Gen. Craddock Tired of Explaining Need for Aggressive Afghan Drug War

In a surprisingly harsh outburst, NATO Supreme Commander for Europe General John Craddock has condemned those allies who are questioning the wisdom of the US plan to ratchet up raids against Afghan drug lords. Gen. Craddock complained that a “handful” of unnamed nations “have not listened to the argument” and keep bothering him with the same questions over and over.

The nations have reportedly expressed concern that escalating attacks against the drug trade might worsen the insurgency. Germany in particular has barred its forces in Afghanistan from participating in any counter-narcotics operations for fear of increasing the risk to its soldiers. To this Gen. Craddock responds with a terse “give me a break!” and the rhetorical question for those fearing it might make the situation in Afghanistan worse “how can it be any worse?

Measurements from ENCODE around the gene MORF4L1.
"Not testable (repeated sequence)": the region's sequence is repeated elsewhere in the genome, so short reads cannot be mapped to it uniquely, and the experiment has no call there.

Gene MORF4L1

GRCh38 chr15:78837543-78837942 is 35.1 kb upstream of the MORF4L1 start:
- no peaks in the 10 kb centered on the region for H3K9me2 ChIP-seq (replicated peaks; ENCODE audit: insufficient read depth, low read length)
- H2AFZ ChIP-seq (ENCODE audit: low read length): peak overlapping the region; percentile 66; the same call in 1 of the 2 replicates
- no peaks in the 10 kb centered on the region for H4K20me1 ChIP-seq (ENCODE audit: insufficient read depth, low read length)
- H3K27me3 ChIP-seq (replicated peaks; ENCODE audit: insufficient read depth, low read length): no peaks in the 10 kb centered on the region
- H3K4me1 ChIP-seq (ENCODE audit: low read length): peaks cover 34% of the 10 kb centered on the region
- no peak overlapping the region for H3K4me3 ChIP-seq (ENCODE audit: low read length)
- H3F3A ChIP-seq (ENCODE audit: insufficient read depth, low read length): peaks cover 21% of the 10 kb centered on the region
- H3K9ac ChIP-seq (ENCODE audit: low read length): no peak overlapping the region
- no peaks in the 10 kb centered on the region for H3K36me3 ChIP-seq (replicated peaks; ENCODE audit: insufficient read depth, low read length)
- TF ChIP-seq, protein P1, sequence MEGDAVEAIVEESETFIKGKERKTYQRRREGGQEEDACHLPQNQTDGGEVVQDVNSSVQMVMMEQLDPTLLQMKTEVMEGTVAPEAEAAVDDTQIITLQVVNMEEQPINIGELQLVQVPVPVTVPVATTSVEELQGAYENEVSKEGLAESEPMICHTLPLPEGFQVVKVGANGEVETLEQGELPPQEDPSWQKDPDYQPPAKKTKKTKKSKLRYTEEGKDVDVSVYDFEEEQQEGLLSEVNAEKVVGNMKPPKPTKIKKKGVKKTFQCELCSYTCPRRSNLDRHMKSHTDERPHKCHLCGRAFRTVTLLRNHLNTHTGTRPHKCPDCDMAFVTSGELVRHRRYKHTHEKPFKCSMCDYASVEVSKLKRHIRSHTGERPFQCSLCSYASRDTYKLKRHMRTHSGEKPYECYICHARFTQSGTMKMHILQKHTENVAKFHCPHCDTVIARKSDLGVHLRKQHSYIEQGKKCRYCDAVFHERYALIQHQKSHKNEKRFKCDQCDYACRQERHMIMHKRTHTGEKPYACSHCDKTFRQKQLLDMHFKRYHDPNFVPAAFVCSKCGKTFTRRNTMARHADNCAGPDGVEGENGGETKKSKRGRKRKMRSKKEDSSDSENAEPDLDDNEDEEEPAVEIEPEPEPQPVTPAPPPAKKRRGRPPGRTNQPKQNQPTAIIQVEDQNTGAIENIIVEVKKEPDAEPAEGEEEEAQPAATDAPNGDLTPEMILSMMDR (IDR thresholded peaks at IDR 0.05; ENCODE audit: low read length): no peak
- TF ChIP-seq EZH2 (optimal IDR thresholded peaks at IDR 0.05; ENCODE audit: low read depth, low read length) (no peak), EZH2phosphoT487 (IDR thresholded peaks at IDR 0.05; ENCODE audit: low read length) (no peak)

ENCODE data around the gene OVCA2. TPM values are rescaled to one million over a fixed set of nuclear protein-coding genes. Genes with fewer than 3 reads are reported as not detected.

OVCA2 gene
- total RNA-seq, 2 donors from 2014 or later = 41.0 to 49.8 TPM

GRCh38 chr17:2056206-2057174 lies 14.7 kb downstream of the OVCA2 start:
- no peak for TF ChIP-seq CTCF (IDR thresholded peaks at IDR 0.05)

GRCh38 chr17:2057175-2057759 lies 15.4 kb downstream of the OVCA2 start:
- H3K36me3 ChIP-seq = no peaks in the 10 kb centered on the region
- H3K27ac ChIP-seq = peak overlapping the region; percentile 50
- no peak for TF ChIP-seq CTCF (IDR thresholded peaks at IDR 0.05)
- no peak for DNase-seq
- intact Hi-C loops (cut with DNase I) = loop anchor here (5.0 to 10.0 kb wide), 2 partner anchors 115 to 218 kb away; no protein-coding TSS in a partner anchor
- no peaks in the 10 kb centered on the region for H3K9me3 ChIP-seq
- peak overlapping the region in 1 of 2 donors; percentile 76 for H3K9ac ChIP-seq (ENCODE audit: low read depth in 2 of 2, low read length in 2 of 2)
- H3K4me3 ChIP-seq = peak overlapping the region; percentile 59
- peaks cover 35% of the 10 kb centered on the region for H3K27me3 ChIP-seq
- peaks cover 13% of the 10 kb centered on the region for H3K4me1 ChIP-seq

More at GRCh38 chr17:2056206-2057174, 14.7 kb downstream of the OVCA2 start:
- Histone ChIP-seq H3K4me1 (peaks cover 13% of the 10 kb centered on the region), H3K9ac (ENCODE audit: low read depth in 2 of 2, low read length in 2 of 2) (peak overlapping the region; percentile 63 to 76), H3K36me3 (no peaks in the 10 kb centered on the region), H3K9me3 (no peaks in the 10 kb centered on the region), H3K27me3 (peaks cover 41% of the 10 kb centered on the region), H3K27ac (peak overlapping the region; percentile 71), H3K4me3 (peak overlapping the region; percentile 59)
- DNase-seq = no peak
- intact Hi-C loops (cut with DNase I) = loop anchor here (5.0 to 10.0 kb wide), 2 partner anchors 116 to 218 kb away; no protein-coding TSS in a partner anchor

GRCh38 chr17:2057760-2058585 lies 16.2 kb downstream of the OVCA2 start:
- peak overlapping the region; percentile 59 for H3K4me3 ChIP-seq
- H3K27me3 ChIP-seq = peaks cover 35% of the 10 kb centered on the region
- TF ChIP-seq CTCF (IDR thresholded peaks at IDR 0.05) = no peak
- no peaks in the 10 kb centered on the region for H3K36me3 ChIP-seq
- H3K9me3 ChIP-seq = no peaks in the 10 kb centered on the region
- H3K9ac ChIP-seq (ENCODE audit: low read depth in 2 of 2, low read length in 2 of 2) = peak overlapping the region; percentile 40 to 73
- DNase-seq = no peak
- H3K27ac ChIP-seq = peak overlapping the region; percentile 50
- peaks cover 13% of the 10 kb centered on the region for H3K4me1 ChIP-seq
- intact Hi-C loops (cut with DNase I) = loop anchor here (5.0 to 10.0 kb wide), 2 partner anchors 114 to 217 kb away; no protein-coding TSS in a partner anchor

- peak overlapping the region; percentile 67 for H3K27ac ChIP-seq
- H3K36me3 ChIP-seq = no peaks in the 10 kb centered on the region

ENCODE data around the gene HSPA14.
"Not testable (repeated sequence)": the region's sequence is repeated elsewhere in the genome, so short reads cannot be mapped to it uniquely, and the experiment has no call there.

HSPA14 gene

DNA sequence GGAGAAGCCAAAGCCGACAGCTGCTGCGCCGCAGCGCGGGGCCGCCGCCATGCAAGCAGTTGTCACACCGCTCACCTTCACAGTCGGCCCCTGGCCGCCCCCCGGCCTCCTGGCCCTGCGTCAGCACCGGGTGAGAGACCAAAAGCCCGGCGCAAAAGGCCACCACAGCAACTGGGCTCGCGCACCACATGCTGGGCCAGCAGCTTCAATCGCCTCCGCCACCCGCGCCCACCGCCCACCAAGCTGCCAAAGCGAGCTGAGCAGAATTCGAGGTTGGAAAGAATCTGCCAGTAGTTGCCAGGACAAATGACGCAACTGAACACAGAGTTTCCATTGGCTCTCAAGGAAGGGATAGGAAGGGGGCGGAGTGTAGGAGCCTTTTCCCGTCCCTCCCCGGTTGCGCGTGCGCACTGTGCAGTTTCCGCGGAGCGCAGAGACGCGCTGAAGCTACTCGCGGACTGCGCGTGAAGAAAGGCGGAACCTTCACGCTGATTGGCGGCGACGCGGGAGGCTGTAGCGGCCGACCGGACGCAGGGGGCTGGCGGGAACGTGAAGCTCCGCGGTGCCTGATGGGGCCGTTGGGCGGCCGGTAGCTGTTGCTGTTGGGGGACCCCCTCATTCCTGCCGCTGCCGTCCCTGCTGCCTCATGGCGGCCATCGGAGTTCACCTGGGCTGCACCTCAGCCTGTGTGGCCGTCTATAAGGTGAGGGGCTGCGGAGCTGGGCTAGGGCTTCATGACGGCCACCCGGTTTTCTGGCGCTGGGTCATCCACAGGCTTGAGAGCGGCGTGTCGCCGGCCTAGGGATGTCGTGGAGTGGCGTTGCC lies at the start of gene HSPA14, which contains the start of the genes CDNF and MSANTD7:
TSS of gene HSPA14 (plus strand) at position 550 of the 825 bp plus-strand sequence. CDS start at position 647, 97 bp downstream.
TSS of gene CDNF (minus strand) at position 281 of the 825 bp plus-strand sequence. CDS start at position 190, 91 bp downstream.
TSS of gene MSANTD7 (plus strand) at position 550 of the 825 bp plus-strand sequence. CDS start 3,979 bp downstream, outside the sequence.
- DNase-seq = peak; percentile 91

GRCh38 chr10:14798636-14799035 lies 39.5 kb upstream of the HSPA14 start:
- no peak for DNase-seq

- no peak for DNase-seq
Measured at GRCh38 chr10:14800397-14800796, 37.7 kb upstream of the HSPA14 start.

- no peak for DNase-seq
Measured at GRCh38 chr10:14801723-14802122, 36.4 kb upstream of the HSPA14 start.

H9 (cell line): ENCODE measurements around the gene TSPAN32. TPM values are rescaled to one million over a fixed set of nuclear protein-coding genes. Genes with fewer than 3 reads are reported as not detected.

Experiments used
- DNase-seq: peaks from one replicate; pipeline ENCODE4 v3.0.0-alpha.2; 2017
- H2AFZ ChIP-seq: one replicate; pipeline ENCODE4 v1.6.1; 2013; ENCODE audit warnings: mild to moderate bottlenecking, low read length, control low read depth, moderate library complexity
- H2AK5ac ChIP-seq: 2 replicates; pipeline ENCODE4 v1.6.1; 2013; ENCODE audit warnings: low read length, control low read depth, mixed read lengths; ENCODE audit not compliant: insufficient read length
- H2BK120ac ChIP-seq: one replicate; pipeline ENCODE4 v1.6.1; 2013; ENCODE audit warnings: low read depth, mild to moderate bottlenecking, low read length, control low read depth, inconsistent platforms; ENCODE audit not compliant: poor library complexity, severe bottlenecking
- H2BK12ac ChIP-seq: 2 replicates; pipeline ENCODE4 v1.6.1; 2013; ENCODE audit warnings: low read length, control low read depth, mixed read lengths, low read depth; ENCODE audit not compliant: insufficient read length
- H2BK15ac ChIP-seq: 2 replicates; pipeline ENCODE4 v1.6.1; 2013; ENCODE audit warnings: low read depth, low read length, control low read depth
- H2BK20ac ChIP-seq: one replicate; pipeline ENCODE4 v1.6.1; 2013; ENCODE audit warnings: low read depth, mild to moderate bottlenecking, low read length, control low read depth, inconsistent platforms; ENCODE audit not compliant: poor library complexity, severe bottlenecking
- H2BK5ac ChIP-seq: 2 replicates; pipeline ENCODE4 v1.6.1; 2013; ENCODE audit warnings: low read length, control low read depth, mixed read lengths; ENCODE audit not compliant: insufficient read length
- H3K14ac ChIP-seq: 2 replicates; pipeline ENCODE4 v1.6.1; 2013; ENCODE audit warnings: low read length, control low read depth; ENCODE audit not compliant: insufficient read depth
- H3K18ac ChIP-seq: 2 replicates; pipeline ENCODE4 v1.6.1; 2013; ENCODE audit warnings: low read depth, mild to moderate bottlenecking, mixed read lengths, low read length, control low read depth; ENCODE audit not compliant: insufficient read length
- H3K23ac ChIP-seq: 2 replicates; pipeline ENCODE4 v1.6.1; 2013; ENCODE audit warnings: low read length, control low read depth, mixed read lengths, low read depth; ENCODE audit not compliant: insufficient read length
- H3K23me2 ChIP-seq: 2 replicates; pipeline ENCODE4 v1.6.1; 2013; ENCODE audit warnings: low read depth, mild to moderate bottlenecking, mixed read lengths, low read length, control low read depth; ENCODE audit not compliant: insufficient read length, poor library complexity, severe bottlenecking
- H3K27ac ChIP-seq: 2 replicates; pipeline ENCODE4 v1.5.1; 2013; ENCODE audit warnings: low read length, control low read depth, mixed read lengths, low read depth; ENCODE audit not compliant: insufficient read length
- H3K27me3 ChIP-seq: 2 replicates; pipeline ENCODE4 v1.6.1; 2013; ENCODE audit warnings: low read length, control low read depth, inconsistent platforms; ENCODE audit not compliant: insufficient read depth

Of course, the drug trade in Afghanistan hardly begins and ends with the Taliban. The UN says that corrupt government officials are playing a role in the trade, and the crop is an important source of revenue for many struggling Afghan farmers. This weekend, reports also rose which linked the brother of Afghan President Hamid Karzai to the nation’s heroin trade. Karzai (the brother, not the President) claimed the charges were simply a US effort to deflect attention from civilian casualties, and challenged anyone to prove the allegations.

Undaunted, Gen. Craddock has vowed to “not rest until I have exhausted every avenue to convince the political leaders of NATO that this is a moral requirement.” Glib comments about how much worse it could even hypothetically get aside, it is unclear what avenues the general is referring to.

Author: Jason Ditz

Jason Ditz is Senior Editor for He has 20 years of experience in foreign policy research and his work has appeared in The American Conservative, Responsible Statecraft, Forbes, Toronto Star, Minneapolis Star-Tribune, Providence Journal, Washington Times, and the Detroit Free Press.